Every once in a while in the course of my quest to discover materials with architectural potential, I stumble across something so interesting that I emit an audible yelp akin to the bellow of an excited elephant seal, drop whatever I’m doing, and write a post about it.  Unfortunately this tendency has resulted in the accidental smashing of several objects, including one unfortunate incident where I dropped an ancient and rather valuable Ming vase on an unforgiving tile floor with predictably catastrophic consequences. 
Yesterday I learned that researchers at MIT have developed functional plastic fibers that can detect …

FIRE, WATER »

[1 Jul 2010 | One Comment | 2,140 views]
Energy Recovery Wheels

The content of this post can be summed up in two lines from the song Wheel in the Sky, written and recorded by Journey in 1978, which I hope is now as firmly stuck in your head as it is in mine:
“The wheel in the sky keeps on turnin’ / I don’t know where I’ll be tomorrow”
Well, okay, I mostly know where I’ll be tomorrow (at the office) but there are a few hours between work and going to sleep tomorrow night that I’m going to play by ear.

Image credit www.moonbeammcqueen.wordpress.com
So now onward to our …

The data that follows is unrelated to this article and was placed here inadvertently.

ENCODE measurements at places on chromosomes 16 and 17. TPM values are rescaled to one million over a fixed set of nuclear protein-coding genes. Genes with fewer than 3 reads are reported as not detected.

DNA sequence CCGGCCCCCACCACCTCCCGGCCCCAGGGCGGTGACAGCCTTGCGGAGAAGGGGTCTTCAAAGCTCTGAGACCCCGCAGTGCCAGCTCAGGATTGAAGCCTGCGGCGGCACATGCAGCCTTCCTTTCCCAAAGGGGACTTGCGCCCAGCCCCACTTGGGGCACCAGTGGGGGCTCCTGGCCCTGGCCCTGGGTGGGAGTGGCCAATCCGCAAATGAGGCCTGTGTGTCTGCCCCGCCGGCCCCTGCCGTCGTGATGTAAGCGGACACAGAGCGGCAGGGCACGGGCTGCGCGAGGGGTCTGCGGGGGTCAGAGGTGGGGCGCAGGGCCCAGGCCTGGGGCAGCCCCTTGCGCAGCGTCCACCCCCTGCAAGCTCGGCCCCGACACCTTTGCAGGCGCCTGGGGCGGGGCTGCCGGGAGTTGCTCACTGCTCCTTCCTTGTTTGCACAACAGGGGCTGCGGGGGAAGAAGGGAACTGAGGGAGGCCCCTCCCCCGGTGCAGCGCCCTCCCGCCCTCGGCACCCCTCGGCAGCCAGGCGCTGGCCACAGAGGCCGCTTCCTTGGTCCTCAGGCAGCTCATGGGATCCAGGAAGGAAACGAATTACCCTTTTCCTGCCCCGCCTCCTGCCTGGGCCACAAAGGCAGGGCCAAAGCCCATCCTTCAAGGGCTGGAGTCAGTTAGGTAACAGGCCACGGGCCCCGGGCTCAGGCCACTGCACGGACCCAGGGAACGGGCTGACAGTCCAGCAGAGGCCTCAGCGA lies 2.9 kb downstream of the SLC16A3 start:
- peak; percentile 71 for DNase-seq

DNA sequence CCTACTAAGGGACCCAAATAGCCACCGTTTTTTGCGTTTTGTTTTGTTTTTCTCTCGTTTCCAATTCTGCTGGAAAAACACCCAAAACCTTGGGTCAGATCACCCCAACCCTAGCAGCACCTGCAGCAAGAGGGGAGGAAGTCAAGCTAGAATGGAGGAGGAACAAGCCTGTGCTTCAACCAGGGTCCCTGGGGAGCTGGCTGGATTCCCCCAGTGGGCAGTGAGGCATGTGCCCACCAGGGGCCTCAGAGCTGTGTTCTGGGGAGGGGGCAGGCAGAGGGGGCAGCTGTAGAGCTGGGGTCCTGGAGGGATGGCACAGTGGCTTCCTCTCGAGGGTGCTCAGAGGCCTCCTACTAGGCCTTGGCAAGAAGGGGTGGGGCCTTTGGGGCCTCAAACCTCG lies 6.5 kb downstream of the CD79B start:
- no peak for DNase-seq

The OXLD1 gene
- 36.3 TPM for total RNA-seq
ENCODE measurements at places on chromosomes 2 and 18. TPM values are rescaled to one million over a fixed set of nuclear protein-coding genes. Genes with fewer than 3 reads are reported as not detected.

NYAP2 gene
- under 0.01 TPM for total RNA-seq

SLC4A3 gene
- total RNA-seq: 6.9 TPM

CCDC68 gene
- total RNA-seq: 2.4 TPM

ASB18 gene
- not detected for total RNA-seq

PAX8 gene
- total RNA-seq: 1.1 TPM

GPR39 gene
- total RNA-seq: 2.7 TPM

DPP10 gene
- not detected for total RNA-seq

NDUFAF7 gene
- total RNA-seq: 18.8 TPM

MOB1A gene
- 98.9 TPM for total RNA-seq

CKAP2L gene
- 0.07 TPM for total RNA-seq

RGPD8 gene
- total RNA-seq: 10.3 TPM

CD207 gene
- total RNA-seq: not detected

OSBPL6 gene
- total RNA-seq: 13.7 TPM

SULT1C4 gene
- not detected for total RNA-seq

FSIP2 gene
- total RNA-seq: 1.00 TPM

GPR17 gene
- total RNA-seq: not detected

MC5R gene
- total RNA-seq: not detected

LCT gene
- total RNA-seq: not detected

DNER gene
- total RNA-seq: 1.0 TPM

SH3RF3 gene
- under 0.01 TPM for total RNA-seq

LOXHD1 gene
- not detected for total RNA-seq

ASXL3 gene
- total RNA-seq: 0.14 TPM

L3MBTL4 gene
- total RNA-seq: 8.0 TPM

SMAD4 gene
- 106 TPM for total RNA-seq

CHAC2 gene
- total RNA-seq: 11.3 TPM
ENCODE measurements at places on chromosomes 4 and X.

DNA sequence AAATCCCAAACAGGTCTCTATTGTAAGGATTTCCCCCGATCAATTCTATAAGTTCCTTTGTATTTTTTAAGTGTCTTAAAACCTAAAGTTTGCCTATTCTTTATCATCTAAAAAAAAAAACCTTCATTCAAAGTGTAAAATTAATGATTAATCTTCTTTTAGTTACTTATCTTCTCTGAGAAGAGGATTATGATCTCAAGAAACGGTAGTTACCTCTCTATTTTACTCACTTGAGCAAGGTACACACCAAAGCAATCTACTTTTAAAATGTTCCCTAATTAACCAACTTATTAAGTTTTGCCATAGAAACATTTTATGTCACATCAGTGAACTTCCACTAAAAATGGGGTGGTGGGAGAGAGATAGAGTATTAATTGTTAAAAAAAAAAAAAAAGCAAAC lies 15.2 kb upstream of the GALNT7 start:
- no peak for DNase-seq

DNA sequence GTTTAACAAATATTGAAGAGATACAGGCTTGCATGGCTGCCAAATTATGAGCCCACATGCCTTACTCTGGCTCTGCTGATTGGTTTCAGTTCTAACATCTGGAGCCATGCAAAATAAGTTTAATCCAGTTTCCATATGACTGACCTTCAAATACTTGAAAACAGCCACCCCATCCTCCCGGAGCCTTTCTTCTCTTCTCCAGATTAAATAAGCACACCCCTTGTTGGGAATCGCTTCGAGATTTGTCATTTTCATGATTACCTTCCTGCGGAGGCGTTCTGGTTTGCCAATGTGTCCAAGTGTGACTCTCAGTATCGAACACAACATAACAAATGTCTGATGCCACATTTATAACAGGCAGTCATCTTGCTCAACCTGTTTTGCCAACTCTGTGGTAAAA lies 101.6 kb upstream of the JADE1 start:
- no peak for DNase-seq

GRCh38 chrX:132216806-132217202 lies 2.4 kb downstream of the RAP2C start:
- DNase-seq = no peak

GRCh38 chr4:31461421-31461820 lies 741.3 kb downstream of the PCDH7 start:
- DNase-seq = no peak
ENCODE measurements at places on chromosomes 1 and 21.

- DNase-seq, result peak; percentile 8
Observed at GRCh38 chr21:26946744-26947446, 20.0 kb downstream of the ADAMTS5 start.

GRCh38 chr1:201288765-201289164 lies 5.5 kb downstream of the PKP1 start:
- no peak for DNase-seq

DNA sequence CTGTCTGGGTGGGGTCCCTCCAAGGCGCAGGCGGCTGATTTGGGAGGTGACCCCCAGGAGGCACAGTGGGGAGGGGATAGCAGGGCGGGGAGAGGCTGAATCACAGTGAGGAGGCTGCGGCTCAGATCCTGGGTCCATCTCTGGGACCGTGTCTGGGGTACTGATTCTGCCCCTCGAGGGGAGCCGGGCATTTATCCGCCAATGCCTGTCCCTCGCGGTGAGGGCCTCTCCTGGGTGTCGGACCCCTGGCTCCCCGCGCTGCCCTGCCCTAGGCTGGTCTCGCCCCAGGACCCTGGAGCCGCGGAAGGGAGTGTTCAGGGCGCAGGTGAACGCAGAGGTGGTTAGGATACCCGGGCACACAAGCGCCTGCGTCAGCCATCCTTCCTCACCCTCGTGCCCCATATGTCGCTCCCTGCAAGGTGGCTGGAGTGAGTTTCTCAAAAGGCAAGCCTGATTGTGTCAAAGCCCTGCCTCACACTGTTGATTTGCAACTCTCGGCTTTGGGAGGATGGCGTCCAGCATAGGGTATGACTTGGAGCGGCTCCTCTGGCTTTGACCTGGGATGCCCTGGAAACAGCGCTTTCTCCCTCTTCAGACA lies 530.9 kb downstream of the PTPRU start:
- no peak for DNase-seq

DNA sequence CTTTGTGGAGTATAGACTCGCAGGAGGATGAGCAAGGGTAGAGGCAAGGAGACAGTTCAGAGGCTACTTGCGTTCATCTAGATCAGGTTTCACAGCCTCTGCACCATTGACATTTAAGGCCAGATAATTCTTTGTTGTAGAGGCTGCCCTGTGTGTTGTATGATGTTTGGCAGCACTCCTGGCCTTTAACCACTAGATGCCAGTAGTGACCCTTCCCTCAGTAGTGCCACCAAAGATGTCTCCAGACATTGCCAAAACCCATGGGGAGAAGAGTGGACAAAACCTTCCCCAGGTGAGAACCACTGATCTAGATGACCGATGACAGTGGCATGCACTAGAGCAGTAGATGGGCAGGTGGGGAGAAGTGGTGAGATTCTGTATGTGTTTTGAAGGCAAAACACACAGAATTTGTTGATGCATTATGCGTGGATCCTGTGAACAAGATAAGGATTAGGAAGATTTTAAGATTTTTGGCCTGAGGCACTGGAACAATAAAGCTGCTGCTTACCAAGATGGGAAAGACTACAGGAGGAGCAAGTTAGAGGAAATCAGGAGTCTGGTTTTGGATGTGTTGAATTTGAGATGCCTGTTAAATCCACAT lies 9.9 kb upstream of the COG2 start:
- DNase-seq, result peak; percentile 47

FIRE »

[1 Mar 2010 | One Comment | 3,451 views]
New Light-trapping Material Boosts Solar Cell Efficiency

Silicon solar cells are popping up in lots of places these days – they’re powering traffic lights and security cameras, they’re clinging in neatly ordered arrays to rooftops, and they’ve even been spotted in all their sparkly blue splendor on the occasional backpack (where they are used to power mp3 players, fancy calculators, and cell phones). 

Image credit www.devicedaily.com
Here’s how solar cells work at the most basic level:  photons (units of light) hit the surface of the cells and the light energy is quickly absorbed by the semiconductor material.  The incoming energy knocks electrons loose from the silicon, and when that …

EARTH, FIRE, WATER »

[23 Feb 2010 | One Comment | 1,269 views]
Turn up that Bloom Box!

I know most people have been living in caves for the past couple of months like brown bears hibernating over the winter, and nobody has been interested in much other than sleeping and eating the occasional beetle.  That’s fine – and completely normal – but spring is coming and before you know it, everyone will be compelled to emerge to gather salmon and frolic among the blossoming flowers.  In fact you might consider coming out of the cave a little early this year because this February something has already started to bloom:  fuel cells.
After eight …

FIRE, WOOD »

[12 Feb 2010 | 4 Comments | 7,223 views]
Intel Hexapod Robot Spider!

Kids these days.  You never know what they’re going to come up with next, but you can bet they’ll post whatever it is on YouTube.  In my day we made videos with cameras the size of Volkswagens, walking uphill both ways in the snow talking on 12″ cellphones that took D batteries.  We certainly didn’t sit around building robots out of Intel processors and spare parts.  But this is the second decade of the new millennium, and that is why it shouldn’t surprise anyone that Matt Bunting, an electrical engineering …